The Seguin EDC kicked in $2 million backed by 4A sales tax receipts – $1 million in cash and a further $1 million to fund sewer and public road improvements around the Caterpillar site. The EDC’s investment is substantial considering the annual 4A receipts are about $800,000, according to Treviño. However, Seguin EDC had funds in the bank, thanks to reserves generated from previous real estate investments, and last summer paid off all its debt prior to agreeing to sell the new Caterpillar bonds.

It wasn’t just financial commitments that swung the Caterpillar deal. Seguin city leaders committed in early December – before the deal was formally announced – to expanding wastewater collection capacity at the site, which lies on the northeastern outskirts of Guadalupe’s county seat.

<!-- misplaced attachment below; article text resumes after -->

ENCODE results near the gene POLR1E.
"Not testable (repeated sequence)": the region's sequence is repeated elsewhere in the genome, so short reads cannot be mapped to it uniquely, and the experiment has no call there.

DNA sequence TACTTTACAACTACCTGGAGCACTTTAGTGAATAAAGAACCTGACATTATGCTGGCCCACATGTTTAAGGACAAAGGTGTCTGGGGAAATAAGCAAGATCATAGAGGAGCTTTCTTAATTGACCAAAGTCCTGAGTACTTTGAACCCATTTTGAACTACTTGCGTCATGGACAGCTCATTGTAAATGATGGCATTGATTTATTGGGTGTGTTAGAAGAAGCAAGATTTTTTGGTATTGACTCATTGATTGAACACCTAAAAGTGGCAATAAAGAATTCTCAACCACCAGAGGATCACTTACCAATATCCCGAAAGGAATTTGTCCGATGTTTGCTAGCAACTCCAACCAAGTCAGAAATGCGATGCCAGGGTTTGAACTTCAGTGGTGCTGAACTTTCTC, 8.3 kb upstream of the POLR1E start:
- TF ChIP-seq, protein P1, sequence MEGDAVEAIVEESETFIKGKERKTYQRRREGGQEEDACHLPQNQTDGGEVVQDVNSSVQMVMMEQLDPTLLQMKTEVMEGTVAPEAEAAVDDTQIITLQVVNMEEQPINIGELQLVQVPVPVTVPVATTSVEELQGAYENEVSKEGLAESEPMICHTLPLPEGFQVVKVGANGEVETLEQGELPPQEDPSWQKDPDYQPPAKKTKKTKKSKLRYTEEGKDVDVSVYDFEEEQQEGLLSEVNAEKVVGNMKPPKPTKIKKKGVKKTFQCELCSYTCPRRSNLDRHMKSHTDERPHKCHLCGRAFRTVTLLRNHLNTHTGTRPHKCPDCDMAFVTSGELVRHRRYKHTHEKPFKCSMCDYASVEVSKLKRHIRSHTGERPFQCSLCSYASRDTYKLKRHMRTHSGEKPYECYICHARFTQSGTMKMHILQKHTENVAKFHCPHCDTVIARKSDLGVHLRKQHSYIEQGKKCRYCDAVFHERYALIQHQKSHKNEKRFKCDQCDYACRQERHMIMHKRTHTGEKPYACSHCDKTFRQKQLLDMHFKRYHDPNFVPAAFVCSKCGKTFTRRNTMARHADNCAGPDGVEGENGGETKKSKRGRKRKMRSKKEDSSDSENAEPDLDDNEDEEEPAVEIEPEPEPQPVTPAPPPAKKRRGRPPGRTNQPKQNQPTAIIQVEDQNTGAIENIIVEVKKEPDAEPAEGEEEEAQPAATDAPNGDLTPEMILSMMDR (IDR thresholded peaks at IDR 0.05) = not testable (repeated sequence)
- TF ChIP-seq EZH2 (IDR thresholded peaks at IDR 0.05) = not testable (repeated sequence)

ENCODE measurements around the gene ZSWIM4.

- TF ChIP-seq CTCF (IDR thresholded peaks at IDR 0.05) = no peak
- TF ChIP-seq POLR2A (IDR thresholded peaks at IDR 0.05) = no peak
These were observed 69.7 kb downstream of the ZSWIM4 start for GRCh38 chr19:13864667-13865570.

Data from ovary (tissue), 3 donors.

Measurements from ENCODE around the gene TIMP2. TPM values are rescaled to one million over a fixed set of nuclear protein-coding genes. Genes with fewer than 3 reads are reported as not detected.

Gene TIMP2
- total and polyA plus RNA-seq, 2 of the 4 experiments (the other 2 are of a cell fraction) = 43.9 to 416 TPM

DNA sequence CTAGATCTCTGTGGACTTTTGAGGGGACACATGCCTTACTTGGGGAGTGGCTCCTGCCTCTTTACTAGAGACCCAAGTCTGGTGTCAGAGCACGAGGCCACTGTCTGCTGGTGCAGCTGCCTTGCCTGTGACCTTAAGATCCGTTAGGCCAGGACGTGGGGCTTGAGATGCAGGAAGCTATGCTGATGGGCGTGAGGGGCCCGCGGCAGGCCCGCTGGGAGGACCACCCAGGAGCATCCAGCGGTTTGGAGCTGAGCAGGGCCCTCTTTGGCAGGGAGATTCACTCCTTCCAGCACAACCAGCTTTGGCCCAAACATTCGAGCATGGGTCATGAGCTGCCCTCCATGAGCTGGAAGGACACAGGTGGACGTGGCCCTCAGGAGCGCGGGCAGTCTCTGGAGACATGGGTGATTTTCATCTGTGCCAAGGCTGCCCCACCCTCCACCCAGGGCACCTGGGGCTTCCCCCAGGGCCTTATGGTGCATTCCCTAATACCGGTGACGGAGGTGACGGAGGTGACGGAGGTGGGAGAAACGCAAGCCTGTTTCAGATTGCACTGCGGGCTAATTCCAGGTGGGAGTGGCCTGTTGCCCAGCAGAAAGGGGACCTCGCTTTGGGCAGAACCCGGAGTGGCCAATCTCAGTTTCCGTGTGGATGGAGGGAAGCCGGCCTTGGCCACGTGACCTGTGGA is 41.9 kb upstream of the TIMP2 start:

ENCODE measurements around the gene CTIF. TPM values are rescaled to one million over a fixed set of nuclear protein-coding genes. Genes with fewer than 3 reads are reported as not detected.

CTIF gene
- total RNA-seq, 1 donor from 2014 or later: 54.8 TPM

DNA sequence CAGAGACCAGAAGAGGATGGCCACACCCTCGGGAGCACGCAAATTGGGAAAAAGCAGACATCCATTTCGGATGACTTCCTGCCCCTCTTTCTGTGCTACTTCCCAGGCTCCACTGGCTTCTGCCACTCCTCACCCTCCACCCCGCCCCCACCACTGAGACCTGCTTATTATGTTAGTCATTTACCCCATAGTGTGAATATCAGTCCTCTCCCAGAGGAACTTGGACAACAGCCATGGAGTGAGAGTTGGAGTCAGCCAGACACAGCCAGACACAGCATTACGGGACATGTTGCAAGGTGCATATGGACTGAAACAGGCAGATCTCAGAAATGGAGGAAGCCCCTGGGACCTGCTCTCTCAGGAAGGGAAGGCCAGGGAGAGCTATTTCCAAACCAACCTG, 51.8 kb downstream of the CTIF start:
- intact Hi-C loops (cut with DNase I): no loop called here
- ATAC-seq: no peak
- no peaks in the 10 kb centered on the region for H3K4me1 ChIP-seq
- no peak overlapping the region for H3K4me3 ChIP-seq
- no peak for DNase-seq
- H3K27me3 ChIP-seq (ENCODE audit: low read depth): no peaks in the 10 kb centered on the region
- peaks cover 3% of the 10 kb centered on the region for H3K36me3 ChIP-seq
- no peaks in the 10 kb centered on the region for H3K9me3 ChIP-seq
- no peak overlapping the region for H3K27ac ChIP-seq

The Texas Department of Transportation offered two new turn signals and a deceleration lane for truck traffic entering the plant. Spokeswoman Helen Havelka says preliminary cost estimates for the TxDOT work – all on public right-of-way – is $450,000 to $500,000.

Part of the state funds committed will go to work force training, Treviño says. Adding 1,465 employees – making Caterpillar the community’s largest employer – shouldn’t be very difficult given 25,000-population Seguin’s proximity to northern San Antonio and its bedroom communities in western Guadalupe County, as well as New Braunfels and San Marcos.

“We’re one of the largest manufacturing cities in the state of Texas,” Treviño says. “The work force 
is skilled.” Training would be delivered by the Alamo Community College District, almost certainly at the Central Texas Technology Center – a collaboration with Seguin and New Braunfels economic development officials located adjacent to the New Braunfels Airport in northwestern Guadalupe County. TR

A Caterpillar 725 articulated dump truck powered by a C-11 diesel engine that is among the type that will be built in Seguin.